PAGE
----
Given the central role of monocytes in the immune response and the importance of coordinating activation in specialized microenvironments  we investigated the effect of PMA stimulation on CD86/CD11b expression. We have previously shown that PKCδ plays a critical role in IL-4 mediated PMA-induced CD86/CD11b expression , however, prolonged exposure to PMA has been shown to down-regulate certain PKCs  so we preformed experiments to investigate the effects of PKC inhibition. Treatment with bisindolylmaleimide significantly attenuated PMA-induced CD86 and CD11b expression (Figure 2A–B) indicating that activation of PKCs was essential to PMA-induced CD86 and CD11b expression. Next, in order to determine if CaMKKα regulated CD86 expression, CD86 expression was examined in PMA-activated U937 cells. Inhibition of CaMKKα with STO-609  increased PMA-dependent CD86 expression nearly 77% while PMA-induced CD11b expression was attenuated by 50% (Figures 3A–B). STO-609 also impaired the translocation of CaMKKα into the nucleus following PMA-activation (Figure 3C). This is consistent with the hypothesis that activation of CaMKKα may lead to nuclear targeting of this protein and initiation of downstream events –. ERK1/2 is critical to activation-dependent monocytic cell CD86 expression. We have shown that CD86/CD11b expression after activation requires ERK1/2 . Notably, CaMKKα can lead to the activation of ERK-2 . To determine if CaMMKα regulated ERK1/2, STO-609 inhibition of CaMMKα was utilized. As Figure 3D shows, PMA-dependent ERK1/2 activation was not enhanced or decreased by STO-609. While the PKC and Ca2+/CaM pathways can interact , –, our data may represent that under strong MAPK stimulation, via PMA-PKC, the phosphorylation of ERK by CaMK is redundant and consequently inhibition of CaMKK is without effect.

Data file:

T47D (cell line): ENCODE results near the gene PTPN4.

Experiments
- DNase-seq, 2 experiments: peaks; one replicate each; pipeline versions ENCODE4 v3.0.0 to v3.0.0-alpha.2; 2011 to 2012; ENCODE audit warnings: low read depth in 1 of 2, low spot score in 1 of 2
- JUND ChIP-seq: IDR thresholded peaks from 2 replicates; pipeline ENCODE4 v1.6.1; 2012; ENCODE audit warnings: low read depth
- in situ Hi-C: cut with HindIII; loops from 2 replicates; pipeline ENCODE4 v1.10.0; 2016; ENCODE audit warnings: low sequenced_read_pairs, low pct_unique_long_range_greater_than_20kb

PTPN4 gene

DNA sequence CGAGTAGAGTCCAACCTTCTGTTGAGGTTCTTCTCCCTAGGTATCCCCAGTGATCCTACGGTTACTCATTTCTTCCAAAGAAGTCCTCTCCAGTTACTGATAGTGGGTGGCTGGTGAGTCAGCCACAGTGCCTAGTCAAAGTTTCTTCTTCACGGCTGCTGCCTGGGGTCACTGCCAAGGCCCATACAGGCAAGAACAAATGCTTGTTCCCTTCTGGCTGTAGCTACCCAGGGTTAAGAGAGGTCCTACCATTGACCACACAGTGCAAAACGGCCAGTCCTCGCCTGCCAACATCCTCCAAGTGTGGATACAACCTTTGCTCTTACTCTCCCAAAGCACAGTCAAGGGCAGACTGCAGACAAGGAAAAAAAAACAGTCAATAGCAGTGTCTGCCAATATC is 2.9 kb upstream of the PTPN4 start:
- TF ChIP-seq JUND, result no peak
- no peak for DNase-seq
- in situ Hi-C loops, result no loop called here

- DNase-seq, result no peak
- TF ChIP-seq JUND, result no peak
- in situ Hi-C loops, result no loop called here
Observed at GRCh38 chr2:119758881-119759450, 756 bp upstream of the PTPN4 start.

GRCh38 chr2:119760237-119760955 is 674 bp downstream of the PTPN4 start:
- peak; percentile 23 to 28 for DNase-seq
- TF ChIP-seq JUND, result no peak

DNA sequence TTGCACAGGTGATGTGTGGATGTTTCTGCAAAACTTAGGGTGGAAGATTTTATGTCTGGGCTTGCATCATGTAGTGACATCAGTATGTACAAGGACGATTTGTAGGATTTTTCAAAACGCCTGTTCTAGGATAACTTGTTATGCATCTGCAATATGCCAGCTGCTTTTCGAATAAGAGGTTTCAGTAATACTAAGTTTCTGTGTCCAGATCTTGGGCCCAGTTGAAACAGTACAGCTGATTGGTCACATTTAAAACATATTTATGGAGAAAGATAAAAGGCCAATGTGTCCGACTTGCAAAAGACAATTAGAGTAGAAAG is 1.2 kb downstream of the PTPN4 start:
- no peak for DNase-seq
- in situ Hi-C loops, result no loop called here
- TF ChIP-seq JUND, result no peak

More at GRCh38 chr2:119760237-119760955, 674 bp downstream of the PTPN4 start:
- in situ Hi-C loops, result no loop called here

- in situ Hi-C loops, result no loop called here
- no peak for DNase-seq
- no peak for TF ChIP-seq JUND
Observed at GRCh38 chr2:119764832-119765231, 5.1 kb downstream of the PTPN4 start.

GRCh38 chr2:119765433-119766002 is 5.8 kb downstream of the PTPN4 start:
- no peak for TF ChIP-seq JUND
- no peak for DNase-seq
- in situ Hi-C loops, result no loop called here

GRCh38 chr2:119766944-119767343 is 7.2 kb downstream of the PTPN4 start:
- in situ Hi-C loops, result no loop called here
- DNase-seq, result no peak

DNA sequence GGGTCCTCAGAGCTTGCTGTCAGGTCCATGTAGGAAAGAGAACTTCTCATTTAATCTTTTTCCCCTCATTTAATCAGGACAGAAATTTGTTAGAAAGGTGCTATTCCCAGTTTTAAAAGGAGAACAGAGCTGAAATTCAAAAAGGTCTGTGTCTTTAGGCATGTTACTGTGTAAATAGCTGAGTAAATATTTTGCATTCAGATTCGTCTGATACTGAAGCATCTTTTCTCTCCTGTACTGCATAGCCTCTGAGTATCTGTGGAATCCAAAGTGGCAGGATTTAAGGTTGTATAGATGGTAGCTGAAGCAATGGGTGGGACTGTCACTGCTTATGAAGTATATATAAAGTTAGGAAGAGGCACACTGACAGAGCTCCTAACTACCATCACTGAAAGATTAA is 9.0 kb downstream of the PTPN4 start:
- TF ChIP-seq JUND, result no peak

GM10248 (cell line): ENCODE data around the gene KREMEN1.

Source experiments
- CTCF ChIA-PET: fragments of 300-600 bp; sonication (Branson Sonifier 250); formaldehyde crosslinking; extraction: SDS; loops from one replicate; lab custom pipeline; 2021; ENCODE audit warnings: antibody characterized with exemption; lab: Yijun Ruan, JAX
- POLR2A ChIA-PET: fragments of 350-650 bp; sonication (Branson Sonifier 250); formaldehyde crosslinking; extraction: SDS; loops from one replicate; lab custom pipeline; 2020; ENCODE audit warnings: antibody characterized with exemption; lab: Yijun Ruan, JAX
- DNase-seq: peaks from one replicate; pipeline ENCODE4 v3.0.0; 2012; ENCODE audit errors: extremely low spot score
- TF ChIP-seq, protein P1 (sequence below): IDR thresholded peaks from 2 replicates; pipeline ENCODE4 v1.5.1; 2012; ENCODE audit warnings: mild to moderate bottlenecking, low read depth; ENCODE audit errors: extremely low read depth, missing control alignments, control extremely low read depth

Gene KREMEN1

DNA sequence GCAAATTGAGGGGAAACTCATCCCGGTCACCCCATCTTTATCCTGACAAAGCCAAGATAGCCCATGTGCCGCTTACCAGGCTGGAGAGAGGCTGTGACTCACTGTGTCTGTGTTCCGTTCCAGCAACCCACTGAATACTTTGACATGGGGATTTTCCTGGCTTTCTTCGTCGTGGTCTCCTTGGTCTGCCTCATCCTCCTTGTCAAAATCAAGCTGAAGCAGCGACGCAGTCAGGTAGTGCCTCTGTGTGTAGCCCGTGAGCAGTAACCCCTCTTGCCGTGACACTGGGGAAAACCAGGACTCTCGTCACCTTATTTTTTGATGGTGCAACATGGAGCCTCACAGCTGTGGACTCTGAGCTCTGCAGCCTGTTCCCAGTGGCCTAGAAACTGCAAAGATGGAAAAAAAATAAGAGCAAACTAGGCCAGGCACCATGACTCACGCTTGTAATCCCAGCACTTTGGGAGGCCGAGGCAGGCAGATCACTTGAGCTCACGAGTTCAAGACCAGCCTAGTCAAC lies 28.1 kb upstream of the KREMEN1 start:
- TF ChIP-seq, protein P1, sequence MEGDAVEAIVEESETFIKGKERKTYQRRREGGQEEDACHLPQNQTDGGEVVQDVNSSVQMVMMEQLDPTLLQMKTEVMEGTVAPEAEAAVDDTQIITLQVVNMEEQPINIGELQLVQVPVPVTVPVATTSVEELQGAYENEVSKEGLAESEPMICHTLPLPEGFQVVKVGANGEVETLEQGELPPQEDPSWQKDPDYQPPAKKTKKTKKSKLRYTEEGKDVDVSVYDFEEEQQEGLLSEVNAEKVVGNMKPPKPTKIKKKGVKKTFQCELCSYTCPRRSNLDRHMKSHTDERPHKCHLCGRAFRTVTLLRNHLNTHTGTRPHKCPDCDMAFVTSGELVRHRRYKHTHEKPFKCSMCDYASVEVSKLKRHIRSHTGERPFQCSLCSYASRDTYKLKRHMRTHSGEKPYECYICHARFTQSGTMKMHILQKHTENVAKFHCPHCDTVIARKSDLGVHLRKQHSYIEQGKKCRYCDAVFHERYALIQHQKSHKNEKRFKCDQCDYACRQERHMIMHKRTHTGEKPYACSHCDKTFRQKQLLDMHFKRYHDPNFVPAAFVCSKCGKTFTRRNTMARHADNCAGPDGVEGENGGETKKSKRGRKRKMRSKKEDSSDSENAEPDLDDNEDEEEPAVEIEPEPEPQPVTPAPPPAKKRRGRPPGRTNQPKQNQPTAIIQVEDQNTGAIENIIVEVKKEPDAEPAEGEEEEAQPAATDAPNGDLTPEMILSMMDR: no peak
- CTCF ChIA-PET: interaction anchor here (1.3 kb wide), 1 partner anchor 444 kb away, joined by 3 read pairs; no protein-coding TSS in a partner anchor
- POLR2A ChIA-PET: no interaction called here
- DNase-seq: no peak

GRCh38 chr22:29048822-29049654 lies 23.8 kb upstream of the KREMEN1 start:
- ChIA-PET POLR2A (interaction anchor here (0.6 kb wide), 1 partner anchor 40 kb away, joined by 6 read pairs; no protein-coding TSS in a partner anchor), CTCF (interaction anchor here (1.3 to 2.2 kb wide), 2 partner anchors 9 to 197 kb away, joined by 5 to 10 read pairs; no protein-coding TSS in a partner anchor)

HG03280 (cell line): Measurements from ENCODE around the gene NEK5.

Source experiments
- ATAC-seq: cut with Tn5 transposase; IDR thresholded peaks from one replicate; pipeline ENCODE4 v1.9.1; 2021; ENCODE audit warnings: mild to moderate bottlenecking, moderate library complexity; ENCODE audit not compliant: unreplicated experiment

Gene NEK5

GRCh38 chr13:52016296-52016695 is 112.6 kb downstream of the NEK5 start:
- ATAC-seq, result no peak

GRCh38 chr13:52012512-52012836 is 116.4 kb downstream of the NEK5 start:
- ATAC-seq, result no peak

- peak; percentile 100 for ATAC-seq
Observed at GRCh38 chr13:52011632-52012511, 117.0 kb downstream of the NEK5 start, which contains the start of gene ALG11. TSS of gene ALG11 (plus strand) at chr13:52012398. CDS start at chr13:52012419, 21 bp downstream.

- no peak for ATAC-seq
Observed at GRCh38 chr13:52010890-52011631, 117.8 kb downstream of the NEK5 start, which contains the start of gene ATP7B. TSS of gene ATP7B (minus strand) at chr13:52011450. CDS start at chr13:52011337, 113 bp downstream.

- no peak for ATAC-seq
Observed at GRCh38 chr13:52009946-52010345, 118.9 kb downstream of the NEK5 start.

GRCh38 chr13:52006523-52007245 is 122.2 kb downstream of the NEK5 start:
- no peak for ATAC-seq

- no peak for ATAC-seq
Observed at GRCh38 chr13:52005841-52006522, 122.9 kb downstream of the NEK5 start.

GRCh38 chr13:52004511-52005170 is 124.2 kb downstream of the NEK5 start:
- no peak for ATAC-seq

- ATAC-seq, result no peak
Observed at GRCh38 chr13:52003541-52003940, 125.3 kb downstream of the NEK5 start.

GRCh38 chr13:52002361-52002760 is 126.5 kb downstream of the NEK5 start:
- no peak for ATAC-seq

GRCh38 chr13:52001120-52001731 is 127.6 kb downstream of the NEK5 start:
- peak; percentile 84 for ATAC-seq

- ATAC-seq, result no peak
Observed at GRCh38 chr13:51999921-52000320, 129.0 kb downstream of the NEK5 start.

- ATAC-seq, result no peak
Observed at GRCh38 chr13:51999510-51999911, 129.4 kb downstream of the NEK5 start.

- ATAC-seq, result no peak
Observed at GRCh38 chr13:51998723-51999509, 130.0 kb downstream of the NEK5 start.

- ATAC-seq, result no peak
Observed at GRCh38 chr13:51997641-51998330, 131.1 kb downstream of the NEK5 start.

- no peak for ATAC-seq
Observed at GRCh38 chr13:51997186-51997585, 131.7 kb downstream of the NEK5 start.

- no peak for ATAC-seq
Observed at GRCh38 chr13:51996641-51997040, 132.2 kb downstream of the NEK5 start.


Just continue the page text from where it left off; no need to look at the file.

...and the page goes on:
Work by Wayman et al. and Matsushita et al. demonstrated that forskolin inhibits CaMKKα activity by inducing PKA-dependent  phosphorylation of serine 458, within the CaMKKα calmodulin binding domain, and threonine 108, involved in autoinhibition of CaMKKα , . To investigate the impact of a second mechanism of CaMKKα inhibition on PMA-induced CD86/CD11b expression, we used forskolin, a potent activator of adenylate cyclase . Figures 4A–B demonstrates that forskolin, itself, does not impact CD86 or CD11b expression. This result was expected because we have shown that PMA dependent-up-regulation of CD86 requires ERK1/2 activation  and Figure 4D demonstrates that forskolin alone did not activate ERK1/2. However, when forskolin was used in conjunction with PMA, a doubling of CD86 expression and an attenuation of CD11b up-regulation was observed. Additionally, CaMKKα nuclear translocation was blocked by forskolin (Figure 4C), while PMA-stimulated ERK-1/2 activation was unaffected (Figure 4D). These effects mimicked that of STO-609 (Figure 3), an inhibitor of CaMKKα that works through an entirely different mechanism . Although the use of two pharmacological inhibitors of CaMKKα that act through different mechanisms provides strong evidence that CaMKKα regulates PMA-induced CD86 and CD11b expression, direct molecular interventions provide the strongest evidence. When CaMKKα expression was reduced by siRNA knockdown, PMA-dependent CD86 expression was enhanced and CD11b expression decreased as expected. Taken together, these findings indicate that CaMKKα is an important regulator of macrophage differentiation.